Maybe there is no real good way to answer this, but when a supplier tells me I should be able to average 4 to 5 TPD for a week or month, I have to think that on a busy day that means I would need to be doing 8 to 12 turns in a single day. I just don't know if that is reasonable or not in the real world.
Thanks for all your input.
Ann, thanks for the input about parking, that's helpful. The site I am working on will have 20 express washers (900Lbs) and two entrances with 25 to 31 parking spots (depending on how I lay out the lot). I am hoping parking won't be my critical constraint but I haven't seen any good rules on number of parking spots needed per # of washer, just "more" parking is better. LOL. Also, I was planning on 9 to 11 folding tables. Do you think that is to many? Can I have to many? With that number I still end up with minimum 6 foot isles everywhere and a good amount of seating. So hopefully if the design and demographics are correct then my constraint will be the equipment. Which I believe is where I want my final constraint. Thanks….
June 18, 2018 19:19 pm
こんにちは Konnichiwa Hello Larry & Gail Vladimir,
Your wording " We average about 9 to 10 turns per day on the weekend's on 55 washers and 5 different size washers. "
The definition of AVERAGE is:
In your wording: " We average about 9 to 10 turns per day on the weekend's " . . .Which one is the AVERAGE 9 OR 10?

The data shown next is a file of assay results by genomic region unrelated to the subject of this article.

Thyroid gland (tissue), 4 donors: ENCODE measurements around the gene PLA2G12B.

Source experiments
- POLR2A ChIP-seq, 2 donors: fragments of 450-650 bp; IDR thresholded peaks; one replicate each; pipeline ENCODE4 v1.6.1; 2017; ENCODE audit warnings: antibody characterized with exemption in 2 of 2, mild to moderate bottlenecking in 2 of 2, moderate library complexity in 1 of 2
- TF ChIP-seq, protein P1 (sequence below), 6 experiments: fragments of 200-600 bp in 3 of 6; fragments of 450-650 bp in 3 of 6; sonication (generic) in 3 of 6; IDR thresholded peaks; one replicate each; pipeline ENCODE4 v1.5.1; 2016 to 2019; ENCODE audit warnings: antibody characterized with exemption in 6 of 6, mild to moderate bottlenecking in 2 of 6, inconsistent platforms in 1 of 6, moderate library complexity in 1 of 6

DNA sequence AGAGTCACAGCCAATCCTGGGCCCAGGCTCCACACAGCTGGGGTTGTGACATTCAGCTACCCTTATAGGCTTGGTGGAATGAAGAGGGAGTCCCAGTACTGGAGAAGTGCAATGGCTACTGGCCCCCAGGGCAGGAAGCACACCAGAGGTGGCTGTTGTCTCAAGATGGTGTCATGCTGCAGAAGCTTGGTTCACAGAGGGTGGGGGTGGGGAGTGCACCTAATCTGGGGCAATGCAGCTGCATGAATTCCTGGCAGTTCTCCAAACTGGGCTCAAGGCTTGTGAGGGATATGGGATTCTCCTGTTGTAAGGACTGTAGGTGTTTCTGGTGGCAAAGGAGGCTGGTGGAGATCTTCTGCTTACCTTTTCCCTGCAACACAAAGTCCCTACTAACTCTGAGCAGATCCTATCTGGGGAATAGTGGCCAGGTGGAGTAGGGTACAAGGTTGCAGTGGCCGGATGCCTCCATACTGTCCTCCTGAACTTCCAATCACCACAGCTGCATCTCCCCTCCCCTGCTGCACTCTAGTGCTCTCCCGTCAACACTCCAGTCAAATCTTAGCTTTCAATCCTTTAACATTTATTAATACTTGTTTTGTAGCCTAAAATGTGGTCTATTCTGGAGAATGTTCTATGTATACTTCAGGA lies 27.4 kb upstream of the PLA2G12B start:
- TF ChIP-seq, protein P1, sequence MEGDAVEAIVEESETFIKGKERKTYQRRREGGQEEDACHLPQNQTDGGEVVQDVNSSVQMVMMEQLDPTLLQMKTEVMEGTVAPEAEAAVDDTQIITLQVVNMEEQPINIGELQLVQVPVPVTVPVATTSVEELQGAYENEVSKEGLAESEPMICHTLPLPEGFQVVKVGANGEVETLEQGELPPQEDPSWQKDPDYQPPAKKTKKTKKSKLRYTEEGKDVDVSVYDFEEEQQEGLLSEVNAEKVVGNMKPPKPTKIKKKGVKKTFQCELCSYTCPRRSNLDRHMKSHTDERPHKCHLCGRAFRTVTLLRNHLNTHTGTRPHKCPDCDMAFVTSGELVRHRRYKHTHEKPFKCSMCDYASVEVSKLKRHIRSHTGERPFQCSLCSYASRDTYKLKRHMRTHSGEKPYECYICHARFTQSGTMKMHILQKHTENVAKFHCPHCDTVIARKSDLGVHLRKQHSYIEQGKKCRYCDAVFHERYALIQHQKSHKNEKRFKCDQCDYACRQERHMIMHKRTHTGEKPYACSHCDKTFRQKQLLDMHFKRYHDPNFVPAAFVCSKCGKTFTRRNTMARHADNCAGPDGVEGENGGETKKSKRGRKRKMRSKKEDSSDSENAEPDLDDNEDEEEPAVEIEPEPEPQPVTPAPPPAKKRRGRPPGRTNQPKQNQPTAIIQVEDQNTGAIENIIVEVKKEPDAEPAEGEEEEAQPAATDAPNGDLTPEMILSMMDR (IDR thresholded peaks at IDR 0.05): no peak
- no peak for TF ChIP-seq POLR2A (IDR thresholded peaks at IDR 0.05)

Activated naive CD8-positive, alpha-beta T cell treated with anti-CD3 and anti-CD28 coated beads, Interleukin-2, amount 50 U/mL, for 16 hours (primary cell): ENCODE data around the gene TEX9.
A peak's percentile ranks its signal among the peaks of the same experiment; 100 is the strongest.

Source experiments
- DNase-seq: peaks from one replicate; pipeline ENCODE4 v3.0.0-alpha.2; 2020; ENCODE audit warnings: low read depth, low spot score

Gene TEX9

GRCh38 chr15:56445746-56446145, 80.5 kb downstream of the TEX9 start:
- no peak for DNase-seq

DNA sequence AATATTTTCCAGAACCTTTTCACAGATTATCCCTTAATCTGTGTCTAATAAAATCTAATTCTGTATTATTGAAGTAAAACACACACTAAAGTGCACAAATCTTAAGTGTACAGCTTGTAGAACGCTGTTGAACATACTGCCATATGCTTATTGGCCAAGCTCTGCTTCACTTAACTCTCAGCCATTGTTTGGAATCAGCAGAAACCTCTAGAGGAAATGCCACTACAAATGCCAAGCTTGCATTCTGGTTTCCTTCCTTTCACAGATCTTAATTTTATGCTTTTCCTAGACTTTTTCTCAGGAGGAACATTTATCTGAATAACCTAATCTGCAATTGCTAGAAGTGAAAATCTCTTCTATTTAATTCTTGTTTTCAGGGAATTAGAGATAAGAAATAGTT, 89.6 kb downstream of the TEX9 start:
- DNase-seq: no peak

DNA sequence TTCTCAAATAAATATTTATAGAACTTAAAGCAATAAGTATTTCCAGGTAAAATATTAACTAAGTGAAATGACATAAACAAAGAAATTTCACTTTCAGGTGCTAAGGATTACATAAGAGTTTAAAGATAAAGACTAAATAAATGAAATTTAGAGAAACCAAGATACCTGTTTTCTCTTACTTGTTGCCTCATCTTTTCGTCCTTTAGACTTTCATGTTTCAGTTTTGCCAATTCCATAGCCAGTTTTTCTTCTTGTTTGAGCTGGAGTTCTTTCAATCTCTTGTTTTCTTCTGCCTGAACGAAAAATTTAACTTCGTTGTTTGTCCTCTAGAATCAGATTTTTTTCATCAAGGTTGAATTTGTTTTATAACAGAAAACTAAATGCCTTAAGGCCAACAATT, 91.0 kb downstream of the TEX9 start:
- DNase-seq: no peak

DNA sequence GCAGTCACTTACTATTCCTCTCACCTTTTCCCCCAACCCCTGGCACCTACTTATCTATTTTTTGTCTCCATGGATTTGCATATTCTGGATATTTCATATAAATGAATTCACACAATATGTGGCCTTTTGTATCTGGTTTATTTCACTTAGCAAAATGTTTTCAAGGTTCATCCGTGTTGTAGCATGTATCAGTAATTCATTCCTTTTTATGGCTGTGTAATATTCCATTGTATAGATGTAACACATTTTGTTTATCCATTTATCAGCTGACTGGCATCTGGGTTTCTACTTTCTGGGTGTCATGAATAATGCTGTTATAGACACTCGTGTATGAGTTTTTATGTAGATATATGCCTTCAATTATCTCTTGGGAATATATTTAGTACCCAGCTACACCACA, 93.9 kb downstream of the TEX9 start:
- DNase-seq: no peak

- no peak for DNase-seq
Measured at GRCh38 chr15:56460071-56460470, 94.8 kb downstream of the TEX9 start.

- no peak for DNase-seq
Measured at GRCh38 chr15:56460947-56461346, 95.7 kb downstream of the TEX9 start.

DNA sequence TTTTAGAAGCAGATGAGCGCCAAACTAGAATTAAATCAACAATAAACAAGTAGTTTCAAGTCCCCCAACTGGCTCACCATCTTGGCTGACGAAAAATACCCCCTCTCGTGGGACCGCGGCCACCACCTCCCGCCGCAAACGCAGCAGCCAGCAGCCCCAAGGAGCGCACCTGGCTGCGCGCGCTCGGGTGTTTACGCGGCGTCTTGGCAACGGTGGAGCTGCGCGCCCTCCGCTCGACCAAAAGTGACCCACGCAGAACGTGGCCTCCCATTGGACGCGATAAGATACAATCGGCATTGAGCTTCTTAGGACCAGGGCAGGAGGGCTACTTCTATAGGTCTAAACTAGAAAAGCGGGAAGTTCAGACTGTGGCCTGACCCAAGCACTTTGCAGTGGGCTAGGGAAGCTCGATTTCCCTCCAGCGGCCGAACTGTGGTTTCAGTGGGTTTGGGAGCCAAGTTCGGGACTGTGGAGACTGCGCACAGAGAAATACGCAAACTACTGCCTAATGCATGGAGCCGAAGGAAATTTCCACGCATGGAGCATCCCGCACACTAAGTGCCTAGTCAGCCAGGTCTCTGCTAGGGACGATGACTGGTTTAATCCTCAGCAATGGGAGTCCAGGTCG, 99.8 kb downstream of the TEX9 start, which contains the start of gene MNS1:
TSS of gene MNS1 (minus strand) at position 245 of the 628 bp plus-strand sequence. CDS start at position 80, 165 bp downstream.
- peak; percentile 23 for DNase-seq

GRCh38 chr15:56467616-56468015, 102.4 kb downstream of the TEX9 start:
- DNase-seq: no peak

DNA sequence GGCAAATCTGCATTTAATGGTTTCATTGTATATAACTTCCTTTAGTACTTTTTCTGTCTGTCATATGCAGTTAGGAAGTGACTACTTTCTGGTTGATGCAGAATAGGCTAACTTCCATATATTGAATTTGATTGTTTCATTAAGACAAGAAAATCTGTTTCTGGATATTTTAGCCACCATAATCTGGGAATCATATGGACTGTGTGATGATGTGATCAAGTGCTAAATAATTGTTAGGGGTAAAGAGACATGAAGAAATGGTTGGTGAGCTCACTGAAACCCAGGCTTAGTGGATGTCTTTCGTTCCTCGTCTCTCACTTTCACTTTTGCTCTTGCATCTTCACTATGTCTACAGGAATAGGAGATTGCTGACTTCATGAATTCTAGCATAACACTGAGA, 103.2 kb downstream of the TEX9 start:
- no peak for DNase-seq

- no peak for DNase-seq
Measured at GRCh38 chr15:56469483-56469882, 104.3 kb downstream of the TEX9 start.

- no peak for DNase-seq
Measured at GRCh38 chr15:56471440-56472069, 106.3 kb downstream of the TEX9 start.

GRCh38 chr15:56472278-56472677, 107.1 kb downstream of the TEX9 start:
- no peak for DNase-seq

The average of 9 and 10 is 9.5 (9+10)÷ 2 = 9.5
Your store opens 24 hours.
What would be your average if you only were open from 6:00 am to 23:00 pm or 17 hours?
(9.5 AVERAGE turns per day on the weekend's ÷ 24 hours) X (23:00 pm. – 6:00 am) = ± 6.73 AVERAGE turns per day on the weekend's
An AVERAGE of 6.7 turns per day on the weekend's in some CLA surveys is the AVERAGE TURNS ON WEEKENDS. So your 6.7 average is in the AVERAGE range for most laundries surveyed.
Can you break down for us your turns per day on the weekend's and weekdays from 24:00 pm to 6:00 am? I do not believe, and I hope I'm wrong that it's 6.7
Is it worth to be open 24 hours with 55 washers (total pockets) and 5 different size washers and 72 total dryer pockets working at NG gas expensive 95,000 BTU's and 165,000 BTU´s at High 190 F.; Med 160 F.; and low 140 F. tempeartures.
Your dryer to washer is1.309 ratio
Would not it be more sensible / practical / functional to operate with 25 washer pockets and 33 FREE dryer pockets <the same 1.309 ratio> one weekend and the next weekend with the rest / half of the equipment?
Could you illustrate us with your break down for each one of your 24 hours open store and your 7 days week?
These charts are my AVERAGE Turns per hour and per day from 7:30 am to 21:00 pm <13.5 working hours per day> from Sunday to Saturday